My mom was 1st employee hired at Gimbels. We lived on Overhill Dr & watched the mall being built on that slag dump. We could walk over the hill to the mall. My friends & I went down daily to the counter at Sun Drug for a coke. They had everything there! We grocery shopped at Thorofare. A&P was at the other end. Loved ham bar-b cues at Menzies and dinner at McSorelys &sunshine cakes from Nills bakery. So many memories, I can’t even ride past the old site. Too sad
Hi Melanie, My father in law’s mother lived on Crestview Dr. His name was Abbie. My mother in law Jan lived in Wilmerding. She knew everyone who lived on Overhill Dr and they went to Wilmerding High in the 1950s. She remembers everything you mentioned here and she was there. Please get back with us. These bring back so many memories.
I don,t remember all the stores that where in the mall since I didn’t start to go to eastland till 1976. Wish I would have seen it in the 60,s and early 70,s, must have been really a great place to shop or even just walk around. Does anyone remember the Foodland grocery store that was on the right side of the mall in the late 80,s and 90,s? I liked when the flea market was down stairs and in the gimbels building. The announcer and dj was my good friend Gene McGraw, who did the flea market announcing until he passed away in 2003. He was just a great guy who liked everybody and everybody liked him. Does anybody remember Gene or have any good memories of him to share? The empty lot where they tore eastland down looks so empty and awful looking. Wish they would put another shopping center there or something there, it seems like a waste of a lot of land, but I guess because it,s not on the main flow of traffic is why. Oh well, I guess a lot of us have our great memories of eastland to hold onto and to think about. It,s also nice that u can google and look up articles and pictures of eastland mall to bring back the great memories. Rest in peace Gene McGraw and Eastland mall.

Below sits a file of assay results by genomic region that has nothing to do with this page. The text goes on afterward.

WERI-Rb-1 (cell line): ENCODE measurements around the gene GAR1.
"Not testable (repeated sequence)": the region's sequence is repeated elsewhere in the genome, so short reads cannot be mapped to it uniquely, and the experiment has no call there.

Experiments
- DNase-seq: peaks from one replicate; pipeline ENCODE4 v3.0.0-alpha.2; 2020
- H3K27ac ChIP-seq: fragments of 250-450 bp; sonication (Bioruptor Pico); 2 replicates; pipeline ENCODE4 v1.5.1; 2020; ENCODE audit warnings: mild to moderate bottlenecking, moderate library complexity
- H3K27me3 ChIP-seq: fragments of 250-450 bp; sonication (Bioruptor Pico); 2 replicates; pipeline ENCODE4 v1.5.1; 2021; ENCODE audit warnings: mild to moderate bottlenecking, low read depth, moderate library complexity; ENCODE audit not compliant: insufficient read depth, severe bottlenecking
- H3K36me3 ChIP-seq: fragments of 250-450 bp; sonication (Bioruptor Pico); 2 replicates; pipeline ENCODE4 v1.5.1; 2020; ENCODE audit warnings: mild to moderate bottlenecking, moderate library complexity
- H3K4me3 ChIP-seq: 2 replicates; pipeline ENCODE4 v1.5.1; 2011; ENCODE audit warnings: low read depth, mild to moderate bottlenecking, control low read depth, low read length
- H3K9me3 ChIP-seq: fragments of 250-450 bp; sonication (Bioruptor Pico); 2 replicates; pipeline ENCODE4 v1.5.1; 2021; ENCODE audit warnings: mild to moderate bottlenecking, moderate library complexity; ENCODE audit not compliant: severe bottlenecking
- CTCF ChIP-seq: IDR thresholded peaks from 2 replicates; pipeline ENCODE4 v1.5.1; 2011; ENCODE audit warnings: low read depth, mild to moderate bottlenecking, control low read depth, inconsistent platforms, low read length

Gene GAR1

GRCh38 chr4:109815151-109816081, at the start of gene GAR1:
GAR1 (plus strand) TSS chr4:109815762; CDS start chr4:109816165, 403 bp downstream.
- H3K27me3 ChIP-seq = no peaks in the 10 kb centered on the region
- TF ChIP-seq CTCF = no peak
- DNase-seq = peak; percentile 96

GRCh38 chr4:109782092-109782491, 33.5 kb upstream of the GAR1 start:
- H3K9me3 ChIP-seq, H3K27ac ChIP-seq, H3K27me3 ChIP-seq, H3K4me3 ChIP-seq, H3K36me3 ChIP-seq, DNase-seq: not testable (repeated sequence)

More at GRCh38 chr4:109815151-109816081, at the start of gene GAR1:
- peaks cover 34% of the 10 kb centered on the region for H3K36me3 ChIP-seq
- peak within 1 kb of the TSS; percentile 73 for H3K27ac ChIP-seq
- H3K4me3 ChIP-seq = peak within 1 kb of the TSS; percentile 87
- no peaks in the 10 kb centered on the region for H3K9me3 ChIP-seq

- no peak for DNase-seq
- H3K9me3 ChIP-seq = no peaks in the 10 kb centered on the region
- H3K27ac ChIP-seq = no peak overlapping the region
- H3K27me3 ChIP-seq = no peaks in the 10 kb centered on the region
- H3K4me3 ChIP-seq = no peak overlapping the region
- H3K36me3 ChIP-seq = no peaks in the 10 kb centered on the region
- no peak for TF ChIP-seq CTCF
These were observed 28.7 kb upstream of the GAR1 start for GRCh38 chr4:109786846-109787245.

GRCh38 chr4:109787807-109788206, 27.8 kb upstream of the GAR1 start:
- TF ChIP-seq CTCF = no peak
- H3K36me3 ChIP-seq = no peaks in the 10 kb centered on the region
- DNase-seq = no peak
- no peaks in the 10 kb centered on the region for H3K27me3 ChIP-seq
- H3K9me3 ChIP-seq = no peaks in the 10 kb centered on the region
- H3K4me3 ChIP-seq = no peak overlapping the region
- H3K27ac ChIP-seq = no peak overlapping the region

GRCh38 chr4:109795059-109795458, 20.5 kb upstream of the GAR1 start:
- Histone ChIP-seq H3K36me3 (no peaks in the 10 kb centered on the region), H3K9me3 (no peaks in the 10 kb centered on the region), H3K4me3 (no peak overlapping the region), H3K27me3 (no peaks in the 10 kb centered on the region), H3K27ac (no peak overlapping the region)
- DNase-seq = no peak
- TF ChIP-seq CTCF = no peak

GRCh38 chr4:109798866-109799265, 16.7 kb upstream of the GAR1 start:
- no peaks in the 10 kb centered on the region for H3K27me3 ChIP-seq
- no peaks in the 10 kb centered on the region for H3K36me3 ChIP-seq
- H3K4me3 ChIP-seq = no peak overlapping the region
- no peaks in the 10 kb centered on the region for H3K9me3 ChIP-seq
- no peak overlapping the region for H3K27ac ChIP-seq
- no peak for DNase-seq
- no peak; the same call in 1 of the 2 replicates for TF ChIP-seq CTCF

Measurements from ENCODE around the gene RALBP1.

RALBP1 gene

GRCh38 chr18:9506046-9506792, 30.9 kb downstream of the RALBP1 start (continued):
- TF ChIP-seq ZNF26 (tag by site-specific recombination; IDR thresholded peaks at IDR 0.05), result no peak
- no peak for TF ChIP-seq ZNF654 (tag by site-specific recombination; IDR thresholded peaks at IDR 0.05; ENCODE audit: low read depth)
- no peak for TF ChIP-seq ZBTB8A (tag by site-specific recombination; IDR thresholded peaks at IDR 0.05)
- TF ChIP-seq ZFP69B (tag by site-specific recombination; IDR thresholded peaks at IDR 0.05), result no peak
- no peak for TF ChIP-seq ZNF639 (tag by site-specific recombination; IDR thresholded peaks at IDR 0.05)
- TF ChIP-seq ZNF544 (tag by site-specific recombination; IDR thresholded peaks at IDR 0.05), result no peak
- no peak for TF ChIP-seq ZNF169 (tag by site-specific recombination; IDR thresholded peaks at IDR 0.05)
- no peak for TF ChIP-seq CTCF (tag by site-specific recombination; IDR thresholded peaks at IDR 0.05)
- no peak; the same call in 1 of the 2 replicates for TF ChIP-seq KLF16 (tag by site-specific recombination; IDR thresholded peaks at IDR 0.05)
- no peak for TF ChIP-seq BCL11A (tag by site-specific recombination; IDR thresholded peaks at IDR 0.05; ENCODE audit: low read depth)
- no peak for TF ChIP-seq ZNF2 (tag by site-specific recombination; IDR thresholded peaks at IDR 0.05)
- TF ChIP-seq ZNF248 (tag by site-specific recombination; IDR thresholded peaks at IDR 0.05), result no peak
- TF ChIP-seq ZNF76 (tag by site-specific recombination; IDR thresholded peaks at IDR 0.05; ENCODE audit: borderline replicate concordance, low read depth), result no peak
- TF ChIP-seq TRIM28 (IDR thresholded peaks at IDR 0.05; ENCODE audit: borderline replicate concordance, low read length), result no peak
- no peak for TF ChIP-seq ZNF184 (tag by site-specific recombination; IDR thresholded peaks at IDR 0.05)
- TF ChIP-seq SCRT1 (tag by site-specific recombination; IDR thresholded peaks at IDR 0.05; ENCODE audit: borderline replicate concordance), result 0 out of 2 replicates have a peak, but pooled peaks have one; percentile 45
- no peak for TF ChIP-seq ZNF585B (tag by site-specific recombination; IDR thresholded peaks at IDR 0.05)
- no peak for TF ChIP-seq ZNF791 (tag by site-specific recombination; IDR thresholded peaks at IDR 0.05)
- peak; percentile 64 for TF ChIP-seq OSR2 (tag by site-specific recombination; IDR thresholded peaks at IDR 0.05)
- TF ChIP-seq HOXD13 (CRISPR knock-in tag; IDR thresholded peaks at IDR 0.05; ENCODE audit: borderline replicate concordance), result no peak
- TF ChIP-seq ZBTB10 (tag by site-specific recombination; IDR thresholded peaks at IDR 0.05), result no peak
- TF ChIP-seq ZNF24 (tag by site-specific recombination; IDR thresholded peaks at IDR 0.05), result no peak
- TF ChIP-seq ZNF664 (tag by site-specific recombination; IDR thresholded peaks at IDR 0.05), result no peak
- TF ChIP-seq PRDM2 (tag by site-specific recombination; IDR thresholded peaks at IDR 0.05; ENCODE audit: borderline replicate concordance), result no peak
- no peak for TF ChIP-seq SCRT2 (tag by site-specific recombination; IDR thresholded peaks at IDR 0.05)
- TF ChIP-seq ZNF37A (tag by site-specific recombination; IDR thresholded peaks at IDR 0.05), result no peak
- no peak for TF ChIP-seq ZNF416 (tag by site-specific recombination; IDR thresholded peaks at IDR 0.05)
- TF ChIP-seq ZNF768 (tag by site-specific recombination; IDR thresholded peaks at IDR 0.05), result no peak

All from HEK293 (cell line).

As Ms. Vangura Solomon said, “Those were the days.” They certainly were. And where have they gone? What remains? And where would one go to find any of it?
I worked for Richard Rubenstein at Richards Shoe store in Eastland. It was such a great place. I felt so special working there. I worked there in 1964. Richards father owned Rubensteins shoes in Mckeesport along with his brother. I started working there while in high school and got promoted to Richards. Those were the days.
I worked at Richards in McKeesport in 1962& 63 with Skip, Dorthy Masick & a set of twins, Barbara, Betty. I stayed in the shoe business for 51 years. It was nice working there.
I loved Eastland….my Mom, Sis and I and all our friends were always going to Eastland….it was a really neat shopping experience and good bargains, fun times, sad it is gone like so many things we loved back then. Sign of the times, I suppose…..stinks!